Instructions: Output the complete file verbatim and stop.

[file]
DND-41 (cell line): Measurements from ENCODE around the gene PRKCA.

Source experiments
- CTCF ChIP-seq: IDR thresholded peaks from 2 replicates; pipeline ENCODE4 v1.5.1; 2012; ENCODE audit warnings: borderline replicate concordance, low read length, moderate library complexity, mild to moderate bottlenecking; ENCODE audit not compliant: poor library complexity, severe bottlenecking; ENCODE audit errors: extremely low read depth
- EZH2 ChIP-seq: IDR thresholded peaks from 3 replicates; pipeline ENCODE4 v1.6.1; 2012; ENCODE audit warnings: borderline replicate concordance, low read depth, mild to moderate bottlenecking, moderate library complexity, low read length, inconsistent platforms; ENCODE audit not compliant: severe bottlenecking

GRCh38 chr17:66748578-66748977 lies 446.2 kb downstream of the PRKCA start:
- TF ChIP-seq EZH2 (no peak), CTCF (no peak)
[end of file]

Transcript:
DND-41 (cell line): Measurements from ENCODE around the gene PRKCA.

Source experiments
- CTCF ChIP-seq: IDR thresholded peaks from 2 replicates; pipeline ENCODE4 v1.5.1; 2012; ENCODE audit warnings: borderline replicate concordance, low read length, moderate library complexity, mild to moderate bottlenecking; ENCODE audit not compliant: poor library complexity, severe bottlenecking; ENCODE audit errors: extremely low read depth
- EZH2 ChIP-seq: IDR thresholded peaks from 3 replicates; pipeline ENCODE4 v1.6.1; 2012; ENCODE audit warnings: borderline replicate concordance, low read depth, mild to moderate bottlenecking, moderate library complexity, low read length, inconsistent platforms; ENCODE audit not compliant: severe bottlenecking

GRCh38 chr17:66748578-66748977 lies 446.2 kb downstream of the PRKCA start:
- TF ChIP-seq EZH2 (no peak), CTCF (no peak)